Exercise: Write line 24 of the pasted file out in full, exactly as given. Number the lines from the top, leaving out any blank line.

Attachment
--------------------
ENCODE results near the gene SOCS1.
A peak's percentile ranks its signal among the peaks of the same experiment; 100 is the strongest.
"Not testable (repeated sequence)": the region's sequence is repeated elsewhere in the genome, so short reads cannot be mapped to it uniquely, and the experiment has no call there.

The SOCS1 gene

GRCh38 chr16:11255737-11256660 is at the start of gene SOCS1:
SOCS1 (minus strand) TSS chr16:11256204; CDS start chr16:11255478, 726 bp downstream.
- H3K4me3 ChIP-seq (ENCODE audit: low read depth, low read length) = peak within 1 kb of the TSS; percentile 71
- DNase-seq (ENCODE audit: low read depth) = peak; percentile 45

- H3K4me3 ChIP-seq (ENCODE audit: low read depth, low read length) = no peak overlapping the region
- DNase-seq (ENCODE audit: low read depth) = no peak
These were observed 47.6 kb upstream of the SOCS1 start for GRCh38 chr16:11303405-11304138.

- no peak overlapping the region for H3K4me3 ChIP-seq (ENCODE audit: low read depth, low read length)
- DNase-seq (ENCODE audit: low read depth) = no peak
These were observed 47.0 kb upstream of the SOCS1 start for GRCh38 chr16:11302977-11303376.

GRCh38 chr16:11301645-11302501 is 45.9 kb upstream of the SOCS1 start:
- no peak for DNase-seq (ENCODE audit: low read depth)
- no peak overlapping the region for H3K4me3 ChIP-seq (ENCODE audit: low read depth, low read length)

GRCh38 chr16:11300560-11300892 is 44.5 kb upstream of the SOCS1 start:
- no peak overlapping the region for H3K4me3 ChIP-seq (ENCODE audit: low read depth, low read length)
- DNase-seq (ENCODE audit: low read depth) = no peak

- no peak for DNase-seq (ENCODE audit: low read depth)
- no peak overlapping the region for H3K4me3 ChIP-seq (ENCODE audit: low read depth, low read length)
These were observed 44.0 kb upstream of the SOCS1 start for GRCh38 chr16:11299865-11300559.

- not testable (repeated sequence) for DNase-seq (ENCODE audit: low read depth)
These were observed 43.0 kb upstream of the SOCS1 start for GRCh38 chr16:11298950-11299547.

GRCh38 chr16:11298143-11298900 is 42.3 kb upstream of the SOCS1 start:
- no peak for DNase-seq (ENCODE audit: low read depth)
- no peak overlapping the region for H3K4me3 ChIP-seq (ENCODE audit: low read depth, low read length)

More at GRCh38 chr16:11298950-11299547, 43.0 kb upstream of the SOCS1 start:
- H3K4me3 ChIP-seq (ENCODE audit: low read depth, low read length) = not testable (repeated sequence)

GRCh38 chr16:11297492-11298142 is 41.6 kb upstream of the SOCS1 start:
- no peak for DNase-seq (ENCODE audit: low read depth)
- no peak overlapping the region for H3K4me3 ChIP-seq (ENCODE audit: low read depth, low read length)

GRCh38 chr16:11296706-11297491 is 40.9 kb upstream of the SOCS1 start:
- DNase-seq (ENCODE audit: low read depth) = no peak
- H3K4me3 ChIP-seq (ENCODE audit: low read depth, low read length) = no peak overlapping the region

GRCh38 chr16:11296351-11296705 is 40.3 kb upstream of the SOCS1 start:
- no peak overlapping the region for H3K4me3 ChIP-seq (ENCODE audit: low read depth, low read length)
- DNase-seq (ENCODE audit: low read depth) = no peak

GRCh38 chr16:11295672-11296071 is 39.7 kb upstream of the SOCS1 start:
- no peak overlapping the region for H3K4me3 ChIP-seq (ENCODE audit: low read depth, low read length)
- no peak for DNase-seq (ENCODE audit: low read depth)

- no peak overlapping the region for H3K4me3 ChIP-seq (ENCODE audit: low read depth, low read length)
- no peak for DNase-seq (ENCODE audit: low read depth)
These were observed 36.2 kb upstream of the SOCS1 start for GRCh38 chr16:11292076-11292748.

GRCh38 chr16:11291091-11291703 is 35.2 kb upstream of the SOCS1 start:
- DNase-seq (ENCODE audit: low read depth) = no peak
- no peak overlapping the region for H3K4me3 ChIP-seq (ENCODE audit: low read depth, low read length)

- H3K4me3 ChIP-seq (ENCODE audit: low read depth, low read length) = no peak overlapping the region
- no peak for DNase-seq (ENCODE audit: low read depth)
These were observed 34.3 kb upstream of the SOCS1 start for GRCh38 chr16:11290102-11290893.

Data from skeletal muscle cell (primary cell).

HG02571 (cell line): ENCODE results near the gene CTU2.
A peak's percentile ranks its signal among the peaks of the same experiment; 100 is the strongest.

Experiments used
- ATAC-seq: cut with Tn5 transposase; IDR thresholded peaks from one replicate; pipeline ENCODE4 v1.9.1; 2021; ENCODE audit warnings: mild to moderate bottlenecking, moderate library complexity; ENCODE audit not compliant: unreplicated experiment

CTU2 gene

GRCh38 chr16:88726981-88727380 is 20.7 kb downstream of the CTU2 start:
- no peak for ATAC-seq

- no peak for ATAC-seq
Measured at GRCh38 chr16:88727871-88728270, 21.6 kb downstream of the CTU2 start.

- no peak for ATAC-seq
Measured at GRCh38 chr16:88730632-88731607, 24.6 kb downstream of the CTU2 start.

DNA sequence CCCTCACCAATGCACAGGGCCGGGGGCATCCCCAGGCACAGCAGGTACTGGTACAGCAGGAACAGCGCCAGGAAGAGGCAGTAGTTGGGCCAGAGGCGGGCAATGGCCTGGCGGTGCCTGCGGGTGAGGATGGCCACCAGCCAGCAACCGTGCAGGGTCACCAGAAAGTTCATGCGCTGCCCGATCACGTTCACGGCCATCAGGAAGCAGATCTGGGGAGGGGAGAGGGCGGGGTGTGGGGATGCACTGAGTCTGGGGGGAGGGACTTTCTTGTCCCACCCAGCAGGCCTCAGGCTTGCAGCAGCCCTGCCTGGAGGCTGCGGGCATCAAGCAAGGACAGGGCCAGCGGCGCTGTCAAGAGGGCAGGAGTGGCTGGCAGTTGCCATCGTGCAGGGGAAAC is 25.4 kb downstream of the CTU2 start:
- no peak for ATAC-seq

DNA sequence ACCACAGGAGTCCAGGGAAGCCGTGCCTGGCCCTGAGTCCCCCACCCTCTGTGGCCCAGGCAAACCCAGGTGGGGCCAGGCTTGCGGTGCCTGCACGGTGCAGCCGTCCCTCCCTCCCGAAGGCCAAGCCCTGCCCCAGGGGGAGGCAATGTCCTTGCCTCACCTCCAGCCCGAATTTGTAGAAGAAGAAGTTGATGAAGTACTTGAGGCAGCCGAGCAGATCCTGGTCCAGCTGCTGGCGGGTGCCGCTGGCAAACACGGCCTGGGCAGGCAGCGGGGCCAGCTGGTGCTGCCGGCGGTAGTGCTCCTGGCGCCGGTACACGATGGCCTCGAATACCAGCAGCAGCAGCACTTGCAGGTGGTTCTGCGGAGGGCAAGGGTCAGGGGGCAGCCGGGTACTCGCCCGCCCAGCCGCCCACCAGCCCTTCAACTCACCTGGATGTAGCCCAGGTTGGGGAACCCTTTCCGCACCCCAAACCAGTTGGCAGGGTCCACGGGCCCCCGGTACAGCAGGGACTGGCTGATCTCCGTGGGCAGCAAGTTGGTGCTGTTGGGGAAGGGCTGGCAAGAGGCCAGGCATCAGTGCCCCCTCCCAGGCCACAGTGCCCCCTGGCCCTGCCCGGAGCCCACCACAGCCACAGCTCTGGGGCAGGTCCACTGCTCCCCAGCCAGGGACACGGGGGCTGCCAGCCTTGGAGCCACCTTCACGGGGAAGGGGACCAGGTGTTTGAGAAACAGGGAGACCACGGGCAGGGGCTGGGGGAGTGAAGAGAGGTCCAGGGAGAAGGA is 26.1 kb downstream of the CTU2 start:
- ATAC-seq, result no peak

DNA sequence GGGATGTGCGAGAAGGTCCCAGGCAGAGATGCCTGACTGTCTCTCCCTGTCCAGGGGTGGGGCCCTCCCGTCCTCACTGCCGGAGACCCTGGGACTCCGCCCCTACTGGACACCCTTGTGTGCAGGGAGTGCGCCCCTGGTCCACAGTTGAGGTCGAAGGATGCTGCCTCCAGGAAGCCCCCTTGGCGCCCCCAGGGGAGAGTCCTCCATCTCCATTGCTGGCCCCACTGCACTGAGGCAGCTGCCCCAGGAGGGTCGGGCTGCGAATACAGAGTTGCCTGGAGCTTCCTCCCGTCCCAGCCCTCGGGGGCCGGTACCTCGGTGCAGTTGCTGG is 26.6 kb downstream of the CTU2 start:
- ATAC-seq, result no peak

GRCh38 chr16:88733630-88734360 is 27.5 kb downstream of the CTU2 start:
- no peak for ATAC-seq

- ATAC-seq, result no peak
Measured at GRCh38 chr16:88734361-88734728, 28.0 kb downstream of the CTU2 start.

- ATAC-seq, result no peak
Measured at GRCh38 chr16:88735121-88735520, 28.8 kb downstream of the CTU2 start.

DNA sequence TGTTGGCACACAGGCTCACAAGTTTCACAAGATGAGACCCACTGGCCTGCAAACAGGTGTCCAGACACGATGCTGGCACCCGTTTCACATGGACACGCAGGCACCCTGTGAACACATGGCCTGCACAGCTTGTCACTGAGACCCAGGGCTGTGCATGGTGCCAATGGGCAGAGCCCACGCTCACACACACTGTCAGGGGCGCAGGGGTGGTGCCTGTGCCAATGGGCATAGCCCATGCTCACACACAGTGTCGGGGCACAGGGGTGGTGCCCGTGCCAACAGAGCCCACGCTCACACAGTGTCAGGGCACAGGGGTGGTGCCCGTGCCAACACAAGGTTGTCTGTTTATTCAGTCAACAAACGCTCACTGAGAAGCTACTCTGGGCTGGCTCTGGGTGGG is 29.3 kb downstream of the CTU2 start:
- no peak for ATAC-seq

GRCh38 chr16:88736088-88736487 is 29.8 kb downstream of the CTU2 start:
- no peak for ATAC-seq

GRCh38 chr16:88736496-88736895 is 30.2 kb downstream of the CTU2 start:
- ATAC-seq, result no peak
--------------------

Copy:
- not testable (repeated sequence) for DNase-seq (ENCODE audit: low read depth)